A few quick observations:
1. Boston Globe ombudsman Richard Chacón writes today that he’s started a blog. You can find it here. Cruise on over, and you’ll run into his assertion that “this particular blog does not yet have the technical capability to allow people to post their comments directly.” Really? Blogger.com does, and it’s free. Then again, as much as I’m for transparency, if Chacón opens things up to all comers, there will be so many idiotic comments to wade through that it will be nearly impossible to find the worthwhile stuff. A dilemma.
2. Genocide historians Peter Balakian and George H. Stanton follow up in a Globe op-ed piece on the dispute over the Armenian catastrophe of World War I. Massachusetts education officials have eliminated materials that suggest the deaths of one million Armenians in the Ottoman Empire may not have constituted genocide. The question: Did those Massachusetts officials somehow abridge the First Amendment, as my friend Harvey Silverglate, the noted civil-liberties lawyer, contends? The answer, according to Balakian and Stanton: No. They write:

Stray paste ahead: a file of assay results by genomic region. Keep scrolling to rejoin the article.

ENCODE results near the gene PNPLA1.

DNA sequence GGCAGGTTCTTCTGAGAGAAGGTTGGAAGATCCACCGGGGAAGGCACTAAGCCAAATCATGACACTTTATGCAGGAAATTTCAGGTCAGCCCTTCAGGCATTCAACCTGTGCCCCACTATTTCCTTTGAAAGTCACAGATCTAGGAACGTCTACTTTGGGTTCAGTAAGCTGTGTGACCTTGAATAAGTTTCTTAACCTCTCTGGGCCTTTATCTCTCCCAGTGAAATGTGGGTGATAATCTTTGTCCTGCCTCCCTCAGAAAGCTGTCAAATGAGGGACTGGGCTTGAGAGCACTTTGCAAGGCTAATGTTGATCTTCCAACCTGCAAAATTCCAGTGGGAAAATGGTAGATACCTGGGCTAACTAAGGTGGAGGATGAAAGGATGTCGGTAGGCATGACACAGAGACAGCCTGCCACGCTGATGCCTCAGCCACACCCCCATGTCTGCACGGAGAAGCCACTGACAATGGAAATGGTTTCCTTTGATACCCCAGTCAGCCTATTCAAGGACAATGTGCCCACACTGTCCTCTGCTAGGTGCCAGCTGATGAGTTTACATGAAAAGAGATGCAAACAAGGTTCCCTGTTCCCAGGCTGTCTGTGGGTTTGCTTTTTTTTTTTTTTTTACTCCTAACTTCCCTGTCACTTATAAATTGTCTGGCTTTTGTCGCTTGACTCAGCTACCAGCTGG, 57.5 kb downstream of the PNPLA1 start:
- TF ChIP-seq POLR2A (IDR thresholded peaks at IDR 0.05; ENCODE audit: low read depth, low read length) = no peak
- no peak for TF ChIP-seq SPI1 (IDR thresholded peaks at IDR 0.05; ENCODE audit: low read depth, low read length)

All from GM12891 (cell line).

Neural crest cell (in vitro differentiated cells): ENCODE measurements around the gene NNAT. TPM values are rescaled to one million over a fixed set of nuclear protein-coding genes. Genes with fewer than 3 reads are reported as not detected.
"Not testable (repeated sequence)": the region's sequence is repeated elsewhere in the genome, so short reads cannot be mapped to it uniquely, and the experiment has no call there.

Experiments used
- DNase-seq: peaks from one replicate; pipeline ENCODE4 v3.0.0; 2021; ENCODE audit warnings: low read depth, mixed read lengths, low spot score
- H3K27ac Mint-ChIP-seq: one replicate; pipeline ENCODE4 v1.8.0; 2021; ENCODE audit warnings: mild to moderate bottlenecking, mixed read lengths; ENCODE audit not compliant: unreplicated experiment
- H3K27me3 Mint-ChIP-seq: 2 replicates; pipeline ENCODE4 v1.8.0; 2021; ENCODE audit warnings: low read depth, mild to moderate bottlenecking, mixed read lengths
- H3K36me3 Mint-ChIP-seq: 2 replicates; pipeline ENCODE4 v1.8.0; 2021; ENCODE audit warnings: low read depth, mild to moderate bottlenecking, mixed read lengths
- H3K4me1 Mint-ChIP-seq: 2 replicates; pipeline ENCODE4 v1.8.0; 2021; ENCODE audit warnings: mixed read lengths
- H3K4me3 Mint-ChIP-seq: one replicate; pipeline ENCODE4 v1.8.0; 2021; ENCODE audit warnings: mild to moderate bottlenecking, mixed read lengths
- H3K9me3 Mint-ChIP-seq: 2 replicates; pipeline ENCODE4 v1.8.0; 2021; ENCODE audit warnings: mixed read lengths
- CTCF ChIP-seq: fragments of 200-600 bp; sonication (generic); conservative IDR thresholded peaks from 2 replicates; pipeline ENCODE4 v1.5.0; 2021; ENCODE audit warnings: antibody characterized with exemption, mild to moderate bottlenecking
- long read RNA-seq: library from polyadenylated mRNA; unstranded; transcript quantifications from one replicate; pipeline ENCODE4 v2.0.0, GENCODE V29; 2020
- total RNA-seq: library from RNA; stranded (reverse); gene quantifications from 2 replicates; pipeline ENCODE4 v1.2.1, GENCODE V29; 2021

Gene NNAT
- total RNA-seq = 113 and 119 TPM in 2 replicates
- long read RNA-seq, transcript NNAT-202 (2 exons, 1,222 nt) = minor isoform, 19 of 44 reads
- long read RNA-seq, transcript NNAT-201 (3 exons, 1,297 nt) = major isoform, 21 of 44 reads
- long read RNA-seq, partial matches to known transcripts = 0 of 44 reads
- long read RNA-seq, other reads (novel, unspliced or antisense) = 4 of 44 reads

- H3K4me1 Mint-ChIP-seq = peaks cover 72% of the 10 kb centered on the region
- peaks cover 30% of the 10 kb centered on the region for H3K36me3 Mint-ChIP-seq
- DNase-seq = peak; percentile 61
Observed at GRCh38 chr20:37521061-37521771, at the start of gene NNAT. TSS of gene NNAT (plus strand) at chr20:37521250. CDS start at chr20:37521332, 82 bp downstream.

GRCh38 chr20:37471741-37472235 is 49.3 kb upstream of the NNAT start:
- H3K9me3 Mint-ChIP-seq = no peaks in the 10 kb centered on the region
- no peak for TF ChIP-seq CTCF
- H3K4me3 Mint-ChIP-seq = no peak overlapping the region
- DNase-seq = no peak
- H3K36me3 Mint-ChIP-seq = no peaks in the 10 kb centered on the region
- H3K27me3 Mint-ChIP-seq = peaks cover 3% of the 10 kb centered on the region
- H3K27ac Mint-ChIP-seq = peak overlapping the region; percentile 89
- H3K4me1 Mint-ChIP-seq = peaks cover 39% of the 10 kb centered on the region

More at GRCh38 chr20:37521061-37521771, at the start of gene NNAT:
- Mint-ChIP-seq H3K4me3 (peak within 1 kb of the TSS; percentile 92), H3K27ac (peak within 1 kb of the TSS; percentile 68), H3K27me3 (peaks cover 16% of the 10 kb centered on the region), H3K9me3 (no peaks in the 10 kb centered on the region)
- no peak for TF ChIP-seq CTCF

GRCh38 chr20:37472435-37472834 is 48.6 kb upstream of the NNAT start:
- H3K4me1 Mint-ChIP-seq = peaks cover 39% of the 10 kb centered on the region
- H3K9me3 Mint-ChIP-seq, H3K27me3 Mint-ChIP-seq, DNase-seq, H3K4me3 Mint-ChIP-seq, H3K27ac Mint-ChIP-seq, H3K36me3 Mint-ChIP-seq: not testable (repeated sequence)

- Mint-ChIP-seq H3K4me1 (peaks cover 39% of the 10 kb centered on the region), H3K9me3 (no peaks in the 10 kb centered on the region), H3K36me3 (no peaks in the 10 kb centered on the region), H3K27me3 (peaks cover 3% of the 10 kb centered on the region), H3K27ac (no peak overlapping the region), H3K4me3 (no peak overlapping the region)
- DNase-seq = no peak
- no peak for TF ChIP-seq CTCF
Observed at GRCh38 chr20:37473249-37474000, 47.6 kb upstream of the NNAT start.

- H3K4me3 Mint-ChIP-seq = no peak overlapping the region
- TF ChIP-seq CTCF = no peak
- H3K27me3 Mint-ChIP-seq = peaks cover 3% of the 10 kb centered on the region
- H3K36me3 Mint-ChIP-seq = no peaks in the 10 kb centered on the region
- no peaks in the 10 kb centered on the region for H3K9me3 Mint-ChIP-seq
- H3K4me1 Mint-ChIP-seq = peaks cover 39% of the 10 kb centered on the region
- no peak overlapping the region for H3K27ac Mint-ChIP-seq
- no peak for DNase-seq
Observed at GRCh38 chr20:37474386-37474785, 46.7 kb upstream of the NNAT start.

The Turkish government and its supporters are free to express their thoughts, but it does not follow that their genocide denial websites are entitled to endorsement in Massachusetts classrooms.
The First Amendment permits us to express anything, but is does not enable a foreign government’s falsification of history to be taught in our public schools.
To which I add: They’re right if they’re right. That is, if there is absolutely no legitimate scholarship showing that what happened may not have been genocide, then I agree with Balakian and Stanton. But I don’t know the answer to that contentious question.
3. Katharine Seelye has more in today’s New York Times on what’s good — and bad — about the Wikipedia, adding some details to John Siegenthaler’s harrowing tale of anonymous libel. I’m not going to give up linking to Wikipedia entries, but I’m going to look at them more closely than ever.
4. Finally, a production note: Yesterday I made the switch to Ecto (or, as the programmer would have it, ecto), a sort-of word-processing program that makes it easy to write and post blog entries without having to go to the Blogger.com Web site.
Among other things, Ecto makes it simple to have links open in windows of their own. Now, if you click on a link, Media Nation will remain open rather than disappearing into the ether.